Frein was restrained in the Pike County District Courtroom in the very handcuffs once used by the Pennsylvania state trooper he is accused of shooting. Authorities slapped those cuffs on him immediately after his arrest and drove him away in the slain officer’s car to the state police barracks where the ambush occurred on Sept. 12.
As Frein was led to the courtroom today–his hair slicked back with a bloody cut on his nose–a crowd of about 150 gathered and shouted, “You’re a coward,” and “Rot in hell,” the Philadelphia Inquirer reported.
With Frein’s hands bound in the handcuffs that once belonged to slain State Police Cpl. Bryon Dickson, another state trooper turned the pages of the murder complaint, which Frein appeared to read intensely, the newspaper reported.
Frein, apparently caught off guard by deputy U.S. marshals, was arrested without a shot fired near an abandoned hangar at Birchwood-Pocono Airpark in Monroe County, Pa., according to several media accounts.
The elusive fugitive, placed on the FBI’s Top 10 Most Wanted List last month, was the object of one of the most intense manhunts in modern times–an undertaking now estimated to have cost $10 million. The search for the suspect draped a cloak of fear across assorted Pocono communities resulting in the closure of schools and the cancellation of many activities, including hunting and Halloween trick-or-treating.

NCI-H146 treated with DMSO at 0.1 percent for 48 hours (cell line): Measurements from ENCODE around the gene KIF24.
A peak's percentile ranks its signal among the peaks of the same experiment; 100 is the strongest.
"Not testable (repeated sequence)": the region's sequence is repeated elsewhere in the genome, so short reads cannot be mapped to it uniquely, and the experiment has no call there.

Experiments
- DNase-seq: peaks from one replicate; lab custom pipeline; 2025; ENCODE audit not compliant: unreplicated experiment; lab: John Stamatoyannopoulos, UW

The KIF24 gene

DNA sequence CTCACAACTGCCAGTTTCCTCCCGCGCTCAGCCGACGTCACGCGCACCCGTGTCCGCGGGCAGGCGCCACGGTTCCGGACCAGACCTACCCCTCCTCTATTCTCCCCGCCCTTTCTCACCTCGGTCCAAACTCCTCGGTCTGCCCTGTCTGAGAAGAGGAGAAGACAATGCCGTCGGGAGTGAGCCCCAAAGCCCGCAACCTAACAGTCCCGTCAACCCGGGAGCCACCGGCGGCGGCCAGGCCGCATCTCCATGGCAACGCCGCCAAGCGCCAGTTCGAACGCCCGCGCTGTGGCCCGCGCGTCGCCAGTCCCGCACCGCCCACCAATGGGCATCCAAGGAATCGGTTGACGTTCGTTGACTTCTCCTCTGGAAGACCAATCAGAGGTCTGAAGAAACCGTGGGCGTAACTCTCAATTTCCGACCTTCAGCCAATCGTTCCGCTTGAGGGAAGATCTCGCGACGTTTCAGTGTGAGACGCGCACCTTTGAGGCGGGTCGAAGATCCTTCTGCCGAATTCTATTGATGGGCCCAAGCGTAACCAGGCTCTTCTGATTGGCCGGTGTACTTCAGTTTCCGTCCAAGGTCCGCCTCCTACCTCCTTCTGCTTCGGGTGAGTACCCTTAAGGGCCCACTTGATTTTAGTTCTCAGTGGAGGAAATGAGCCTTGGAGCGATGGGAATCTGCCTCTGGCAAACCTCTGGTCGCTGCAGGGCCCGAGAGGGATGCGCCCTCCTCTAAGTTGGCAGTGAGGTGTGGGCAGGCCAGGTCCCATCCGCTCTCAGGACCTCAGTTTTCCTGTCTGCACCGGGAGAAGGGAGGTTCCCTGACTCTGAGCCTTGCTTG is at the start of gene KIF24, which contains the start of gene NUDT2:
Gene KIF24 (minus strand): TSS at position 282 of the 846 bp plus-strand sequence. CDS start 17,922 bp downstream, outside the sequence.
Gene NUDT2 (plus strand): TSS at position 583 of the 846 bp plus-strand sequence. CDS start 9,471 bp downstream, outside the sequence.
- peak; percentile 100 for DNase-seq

While his motivation isn’t clear, Frein was a skilled survivalist and war re-enactment buff accused of harboring a deep-seated hatred of police.
For the past seven weeks, more than 1,000 law enforcement officers combed the dense woods of Pennsylvania’s Pocono Mountains for the Frein following the ambush shooting of Cpl. Byron Dickson, 38, and the wounding of Trooper Alex Douglass, 31, at the Pennsylvania State Police Blooming Grove Barracks in Pike County.
Pike County District Attorney Raymond Tonkin told reporters late Thursday that Frein would be charged with murder, homicide of a law enforcement officer, attempted murder and possession of weapons of mass destruction. That latter charge apparently relates to assembled pipe bombs found during the manhunt. The prosecutor also said he would seek the death penalty, the Philadelphia Inquirer reported.
Frein’s capture came just before dark Thursday, when the federal marshals spotted a man matching the fugitive’s description in a field, appearing to be unarmed, yards from the hangar, the Express-Times newspaper reported.
“They ordered him to surrender, to get down on his knees and raise his hands, which he did,” Pennsylvania State Police Commissioner Frank Noonan told the newspaper.
There were other reports, later confirmed by authorities, that a rifle and a handgun were found in the hanger where Frein apparently was seeking refuge from cold and wet fall weather. Frein appeared to be in good condition, not requiring any medical attention, Noonan told the Express-Times.